So now, how many windows do you have in your home?  And how many square feet of glass do you have in your entire house?  In truth, we homeowners love the idea of being able to look out and allow daylight in, giving light to the interior of our homes without throwing a light switch. 
 
We also like to decorate around our windows, inside and out.  We have specialists who design “blinds” in shaded colors to fit our interior design.  We spend many dollars on drapes which can be drawn to give us privacy at night and add décor to our interiors.  We place shutters to the sides of our windows with no intention of ever closing them (which was the original intent – to shut out wind and rain).  And we certainly don’t wish to complicate our lives by counting the square feet of glass.
 
We Americans (Canadians also) love our windows and as ceilings got higher and houses in general got more expansive, we took for granted that more and more windows were natural. “So what?” 
 
Here is the challenge we face with our homes today.  Most modern houses were built with 1 opening per 100 square feet of exterior wall space.  If the average window in a home is 6 foot high by 3 foot wide, that equals 18 square feet within the 100 square feet.  While discounting the area for the frames, but allowing for the glass, this might mean that as high as 15% of the exterior wall area of a house is glass, which represents the most vulnerable part of the walls and the insulation system of your home.
 
The Department of Energy (http://www.doe.gov) has produced numerous studies relating to this vulnerability.  Think of it this way: your home loses or gains heat through its windows.  The walls, floors and ceilings of a home may be well insulated and meet the best “R Factor” standards.  Despite this, the glass in a window can radiate the heat manufactured inside the home to the outside in the winter. In the summer or in deep southern or western climates, the issue changes and here the outside heat tends to penetrate glass, thus reducing the effectiveness of an air conditioning system.  In these climates, this factor is referred to as a solar heat gain coefficient (SHGC).  It refers to the fraction of solar radiation passing through the window as heat compared to the amount of solar radiation striking the window.  This latter rating, together with the (R) and the (U) factors can be specified when someone is replacing their windows.  Many older homes have windows with single panes or double panes without special heat-saving coatings.  This condition, coupled with loose or aging frames around the window will contribute to excessive heat loss or gain.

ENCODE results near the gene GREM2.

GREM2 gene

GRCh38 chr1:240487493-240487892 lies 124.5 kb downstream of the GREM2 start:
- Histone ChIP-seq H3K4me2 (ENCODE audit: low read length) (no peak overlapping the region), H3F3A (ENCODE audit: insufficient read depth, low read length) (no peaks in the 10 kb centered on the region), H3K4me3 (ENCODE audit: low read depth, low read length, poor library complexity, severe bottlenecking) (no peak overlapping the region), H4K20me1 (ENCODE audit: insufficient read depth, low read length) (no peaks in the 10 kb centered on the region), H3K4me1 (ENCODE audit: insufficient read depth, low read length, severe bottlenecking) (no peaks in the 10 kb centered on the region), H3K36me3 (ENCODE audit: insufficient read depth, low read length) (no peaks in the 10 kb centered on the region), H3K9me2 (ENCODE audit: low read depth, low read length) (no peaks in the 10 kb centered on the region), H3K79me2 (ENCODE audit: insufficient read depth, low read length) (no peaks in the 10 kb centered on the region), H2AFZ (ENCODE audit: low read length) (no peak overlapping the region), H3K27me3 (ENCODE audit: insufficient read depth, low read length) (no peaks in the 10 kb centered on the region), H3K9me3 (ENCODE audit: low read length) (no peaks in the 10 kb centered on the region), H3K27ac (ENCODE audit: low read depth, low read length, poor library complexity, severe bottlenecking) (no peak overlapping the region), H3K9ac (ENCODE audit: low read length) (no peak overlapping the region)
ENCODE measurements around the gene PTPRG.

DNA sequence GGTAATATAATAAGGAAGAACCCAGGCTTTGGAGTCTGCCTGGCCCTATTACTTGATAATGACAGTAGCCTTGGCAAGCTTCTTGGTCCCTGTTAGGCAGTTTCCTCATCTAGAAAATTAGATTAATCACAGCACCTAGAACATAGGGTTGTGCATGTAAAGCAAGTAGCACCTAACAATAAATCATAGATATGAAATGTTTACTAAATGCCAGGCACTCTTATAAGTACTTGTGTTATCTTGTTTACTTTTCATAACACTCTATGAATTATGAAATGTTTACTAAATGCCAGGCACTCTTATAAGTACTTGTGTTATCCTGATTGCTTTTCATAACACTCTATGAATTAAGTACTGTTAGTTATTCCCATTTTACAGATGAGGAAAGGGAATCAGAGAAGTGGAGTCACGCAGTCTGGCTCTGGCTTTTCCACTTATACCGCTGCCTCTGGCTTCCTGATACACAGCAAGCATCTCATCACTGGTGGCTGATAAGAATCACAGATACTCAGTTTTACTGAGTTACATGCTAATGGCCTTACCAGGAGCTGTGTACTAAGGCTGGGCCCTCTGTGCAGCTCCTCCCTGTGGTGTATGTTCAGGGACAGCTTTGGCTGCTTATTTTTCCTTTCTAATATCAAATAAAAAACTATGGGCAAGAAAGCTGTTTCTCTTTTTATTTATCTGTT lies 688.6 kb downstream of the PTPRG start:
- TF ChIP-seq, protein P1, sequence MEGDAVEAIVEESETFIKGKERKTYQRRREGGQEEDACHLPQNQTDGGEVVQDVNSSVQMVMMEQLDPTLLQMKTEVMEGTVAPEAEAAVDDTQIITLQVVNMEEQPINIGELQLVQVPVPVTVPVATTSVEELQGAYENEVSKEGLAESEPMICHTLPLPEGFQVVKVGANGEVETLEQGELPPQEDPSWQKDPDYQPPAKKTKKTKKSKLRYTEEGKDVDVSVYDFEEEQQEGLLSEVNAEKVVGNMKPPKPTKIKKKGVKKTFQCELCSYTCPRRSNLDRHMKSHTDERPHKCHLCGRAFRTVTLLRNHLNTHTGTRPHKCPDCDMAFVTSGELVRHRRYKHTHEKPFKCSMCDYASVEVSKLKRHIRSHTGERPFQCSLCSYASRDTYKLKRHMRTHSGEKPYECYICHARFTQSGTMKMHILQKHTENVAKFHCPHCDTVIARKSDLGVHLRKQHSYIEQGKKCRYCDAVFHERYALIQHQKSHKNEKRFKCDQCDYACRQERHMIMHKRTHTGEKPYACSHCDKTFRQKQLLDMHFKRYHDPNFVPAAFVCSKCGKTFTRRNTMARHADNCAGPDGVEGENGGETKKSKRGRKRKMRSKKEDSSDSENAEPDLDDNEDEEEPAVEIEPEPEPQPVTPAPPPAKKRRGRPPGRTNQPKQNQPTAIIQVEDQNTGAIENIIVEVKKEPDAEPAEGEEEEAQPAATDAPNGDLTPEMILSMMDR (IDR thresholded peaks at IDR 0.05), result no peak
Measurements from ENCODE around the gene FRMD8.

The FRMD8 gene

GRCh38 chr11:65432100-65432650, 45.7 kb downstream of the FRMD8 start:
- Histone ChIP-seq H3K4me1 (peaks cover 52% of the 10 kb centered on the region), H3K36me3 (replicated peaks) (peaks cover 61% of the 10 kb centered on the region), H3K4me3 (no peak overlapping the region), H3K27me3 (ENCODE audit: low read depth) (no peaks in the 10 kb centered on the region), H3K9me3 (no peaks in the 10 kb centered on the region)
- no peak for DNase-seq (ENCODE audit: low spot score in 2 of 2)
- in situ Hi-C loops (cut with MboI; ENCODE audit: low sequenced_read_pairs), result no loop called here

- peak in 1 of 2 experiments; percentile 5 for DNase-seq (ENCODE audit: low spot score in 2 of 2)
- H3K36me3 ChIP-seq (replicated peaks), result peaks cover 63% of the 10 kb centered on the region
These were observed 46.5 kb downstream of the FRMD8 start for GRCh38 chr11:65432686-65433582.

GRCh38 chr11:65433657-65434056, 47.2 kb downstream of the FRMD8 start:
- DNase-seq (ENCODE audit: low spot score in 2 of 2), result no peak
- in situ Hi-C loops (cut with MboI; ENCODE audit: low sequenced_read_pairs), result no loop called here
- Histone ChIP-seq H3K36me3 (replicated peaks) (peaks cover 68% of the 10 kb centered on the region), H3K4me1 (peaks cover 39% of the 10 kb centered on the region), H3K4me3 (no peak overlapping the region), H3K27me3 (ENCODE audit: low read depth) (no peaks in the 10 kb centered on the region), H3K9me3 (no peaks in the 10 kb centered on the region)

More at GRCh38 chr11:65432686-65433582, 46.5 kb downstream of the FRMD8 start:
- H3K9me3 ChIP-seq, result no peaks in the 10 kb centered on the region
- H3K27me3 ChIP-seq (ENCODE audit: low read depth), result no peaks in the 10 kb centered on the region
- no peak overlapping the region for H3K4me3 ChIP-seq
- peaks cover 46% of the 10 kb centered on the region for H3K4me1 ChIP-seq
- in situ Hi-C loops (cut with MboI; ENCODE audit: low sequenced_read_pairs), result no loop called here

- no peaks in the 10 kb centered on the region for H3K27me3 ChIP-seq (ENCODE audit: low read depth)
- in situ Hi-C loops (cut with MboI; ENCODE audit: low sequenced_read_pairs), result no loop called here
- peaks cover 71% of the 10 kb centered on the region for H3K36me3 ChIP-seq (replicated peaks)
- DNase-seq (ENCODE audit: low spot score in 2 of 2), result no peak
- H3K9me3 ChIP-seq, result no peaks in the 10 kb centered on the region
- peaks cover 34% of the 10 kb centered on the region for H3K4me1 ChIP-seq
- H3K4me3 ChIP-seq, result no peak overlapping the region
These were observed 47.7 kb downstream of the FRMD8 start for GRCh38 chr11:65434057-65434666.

The (R) Factor – the resistance to heat flow or the degree to which a material resists heat transfer.  The higher the R-Value, the better the insulating performance.
 
The (U) Factor – the measurement of how much heat is transferred through a window.  A lower U Factor represents better insulation and less heat flow.

 
When and if you decide to have your windows replaced, this information will be beneficial.  In chapter 6, we will describe how to include this in the specifications as a part of your contract.
 
The Department of Energy estimates that 20+% of heat loss or gain may be due to radiation which comes through poorly or non-insulated glass.  It is not uncommon for apparently well-built homes to have windows that measure a high (U) Factor (which is undesirable).  In addition to the heat loss or gain being radiated through the glass, additional loss or gain may come from the loose or aging frames around the window.  To reinforce this point, here is a direct quote from a Department of Energy publication: